- Slim, light and mostly metal
- Sharp, bright screen
- Mediocre performance for a quad-core phone
- Quirkier than a Wes Anderson film
- Some odd design choices
Review Price £349.00
What is the Huawei Ascend P6?Slim is in. The Huawei Ascend P6 is the slimmest phone in the world, at the time of writing. It’s just 6.2mm thick, and that is without doubt the most striking feature of the phone.
The Huawei Asend P6 has plenty of other admirable features too, including a good screen and reasonably powerful quad-core processor. However, its software takes a bit of getting used to and we think Huawei cares about how slim the Ascend P6 is more than its prospective buyers.
Huawei Ascend P6 – DesignMost people’s first reaction to the Huawei Ascend P6 is likely to be – ‘hey, that looks like an iPhone 5.’
Apple may have accused the Samsung Galaxy S3 of nicking the iPhone’s design (resulting in a epic legal battle), but where that was a minor case of mistaken identity, this is borderline identity theft. Several of the Huawei Ascend P6’s design motifs are identical to those of the iPhone 5 and iPhone 4S.
It’s all about the use of a strip of naked aluminium running around the phone’s sides, matched with sharp edges and flat, white front and rear panels. In-hand the two phones feel quite similar.
Your palm may not fall in love with those sharp edges, but the Ascend P6 feels like a dense, well-made phone. It’s also significantly slimmer than the iPhone 5, at around 1.5mm thinner.
As much as the Ascend P6 might be accused of being an iPhone rip-off, this is no identikit copy – there are several very deliberate design differences too. First, the bottom edge of the phone is rounded to make resting your pinkie on this part more comfortable. It's also one of the few non-metal parts of the phone, and houses the antenna (to avoid the common signal issues of all-metal phones).
The Huawei Ascend P6 also has a microSD memory card slot to add to the limited 8GB of internal memory. Both the microSIM and microSD slots are hidden behind (you guessed it) iPhone-style trays that are opened using either a paper clip or a little tool found on the Ascend P6’s body.
On one of the phone’s sides is a little round blip of metal. You’ll at first assume it’s a little design flourish – like the loop connector on an iPod touch – but it’s actually a removable SIM tray tool. This little thing stays in its hole well enough, but take it out and it’s horribly, horribly easy to lose.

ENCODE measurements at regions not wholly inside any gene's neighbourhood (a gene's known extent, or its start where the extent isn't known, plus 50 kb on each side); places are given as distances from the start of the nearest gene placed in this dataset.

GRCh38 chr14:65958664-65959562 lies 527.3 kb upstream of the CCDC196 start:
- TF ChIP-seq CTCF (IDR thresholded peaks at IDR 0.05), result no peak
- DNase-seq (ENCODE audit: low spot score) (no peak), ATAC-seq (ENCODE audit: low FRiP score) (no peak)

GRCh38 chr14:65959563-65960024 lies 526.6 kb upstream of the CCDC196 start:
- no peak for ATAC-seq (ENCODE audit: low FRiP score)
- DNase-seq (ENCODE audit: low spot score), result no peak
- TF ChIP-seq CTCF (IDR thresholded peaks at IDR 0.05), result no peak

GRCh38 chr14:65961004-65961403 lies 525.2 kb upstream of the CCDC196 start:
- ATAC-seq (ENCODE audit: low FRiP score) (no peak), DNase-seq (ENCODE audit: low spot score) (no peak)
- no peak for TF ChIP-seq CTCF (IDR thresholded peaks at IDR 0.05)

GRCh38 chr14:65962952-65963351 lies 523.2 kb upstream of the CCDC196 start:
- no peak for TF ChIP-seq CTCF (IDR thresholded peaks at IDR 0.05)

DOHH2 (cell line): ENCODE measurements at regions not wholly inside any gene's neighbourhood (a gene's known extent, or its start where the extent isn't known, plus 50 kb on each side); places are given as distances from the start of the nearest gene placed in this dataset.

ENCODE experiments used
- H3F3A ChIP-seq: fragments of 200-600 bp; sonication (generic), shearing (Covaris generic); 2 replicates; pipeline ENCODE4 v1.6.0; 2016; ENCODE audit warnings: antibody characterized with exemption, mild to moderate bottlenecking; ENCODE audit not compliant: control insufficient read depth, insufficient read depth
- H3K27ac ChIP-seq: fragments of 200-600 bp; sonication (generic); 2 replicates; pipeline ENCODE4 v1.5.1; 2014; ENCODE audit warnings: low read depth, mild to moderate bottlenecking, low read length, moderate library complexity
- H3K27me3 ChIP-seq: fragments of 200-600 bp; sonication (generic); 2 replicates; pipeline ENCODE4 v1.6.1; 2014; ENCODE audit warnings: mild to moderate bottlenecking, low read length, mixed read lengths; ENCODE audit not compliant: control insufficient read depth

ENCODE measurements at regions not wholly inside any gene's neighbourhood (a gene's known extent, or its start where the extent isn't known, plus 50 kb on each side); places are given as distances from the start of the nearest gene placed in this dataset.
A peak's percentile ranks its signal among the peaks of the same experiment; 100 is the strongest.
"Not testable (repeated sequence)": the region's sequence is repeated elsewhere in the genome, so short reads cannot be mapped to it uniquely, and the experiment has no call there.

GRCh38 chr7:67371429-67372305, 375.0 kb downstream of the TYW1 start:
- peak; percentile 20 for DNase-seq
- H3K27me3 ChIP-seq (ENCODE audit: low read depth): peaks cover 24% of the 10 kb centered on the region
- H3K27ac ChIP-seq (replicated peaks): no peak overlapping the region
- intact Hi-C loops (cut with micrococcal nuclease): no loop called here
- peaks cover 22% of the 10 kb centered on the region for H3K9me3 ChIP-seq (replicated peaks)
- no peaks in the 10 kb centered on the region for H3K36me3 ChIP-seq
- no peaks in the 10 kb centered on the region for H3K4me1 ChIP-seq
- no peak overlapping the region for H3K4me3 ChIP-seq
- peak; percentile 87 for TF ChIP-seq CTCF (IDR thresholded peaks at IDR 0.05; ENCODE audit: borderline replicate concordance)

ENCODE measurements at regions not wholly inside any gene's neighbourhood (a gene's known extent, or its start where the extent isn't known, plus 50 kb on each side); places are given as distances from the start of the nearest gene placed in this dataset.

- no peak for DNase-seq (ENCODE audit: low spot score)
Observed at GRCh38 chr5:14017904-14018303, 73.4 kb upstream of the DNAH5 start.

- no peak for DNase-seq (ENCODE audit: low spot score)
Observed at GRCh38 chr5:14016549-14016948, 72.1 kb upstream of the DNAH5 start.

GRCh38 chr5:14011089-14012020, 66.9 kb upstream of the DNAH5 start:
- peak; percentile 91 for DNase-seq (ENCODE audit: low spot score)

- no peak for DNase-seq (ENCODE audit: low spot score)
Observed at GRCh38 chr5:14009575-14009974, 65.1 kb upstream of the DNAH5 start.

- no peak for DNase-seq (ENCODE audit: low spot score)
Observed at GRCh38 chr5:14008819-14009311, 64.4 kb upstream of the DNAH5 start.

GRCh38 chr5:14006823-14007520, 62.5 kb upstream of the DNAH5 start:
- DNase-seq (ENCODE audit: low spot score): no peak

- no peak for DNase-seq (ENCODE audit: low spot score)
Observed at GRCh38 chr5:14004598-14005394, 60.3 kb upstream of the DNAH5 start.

When a paper clip does the job just as well, Huawei’s use of this tool is an unnecessary risk. Or perhaps we’re just clumsy.
The SIM tool doesn’t just live in a dumb hole in the phone’s body – it’s the headphone jack. This is a very odd place to put a jack, and is a pain for anyone who holds their phone in their left hand, as any headphone cable will get in the way. Thanks to the rounded bottom edge, the microUSB slot sits up on the flat top edge – again not the most practical choice. Style is often prioritised over practicality here.
A sense of needless and slightly clumsy extravagance is common in the Ascend P6. It’s slim, but there’s little benefit to its slimness, and it causes some heat issues. After using the phone for 10 minutes or so, the rear becomes quite hot, even without doing anything too strenuous.
The construction of the phone has a hand in this. Aside from the curvy plastic bottom part, both the rear panel and sides are aluminium, whose conductive properties make the heat of the phone’s inside bits all the more obvious to your fingers.
The Huawei Ascend P6 is a good-looking, well-made phone. But its obsession with having a slim body is unnerving and slightly destructive at times.
Huawei Ascend P6 – ScreenWhile the Ascend P6 may be super slim, it is blessedly not obsessed with screen size. It has a 4.7-inch 720p screen – big enough to feel luxurious to both your eyes and typing fingers, but not big enough to become awkward.
Screen quality is great. It uses an IPS panel, which provides natural-looking colours, strong top brightness and good angled viewing.
Resolution is a good deal lower than the similarly-sized 1080p HTC One display, at 1,280 x 720 pixels, but most people would be hard pressed to notice the difference. Sharpness is excellent, making even small text look smooth. Pixel density is – suitably enough – almost dead on what the iPhone 5 provides, at 321ppi against the iPhone’s 326ppi.
Unlike an iPhone, though, the Huawei Ascend P6 also gives you control over the look of the display – thanks to a colour temperature dial within Settings. This lets you give the display an orangey (warm) or blueish (cold) hue, or keep it looking neutral. It's a top screen.
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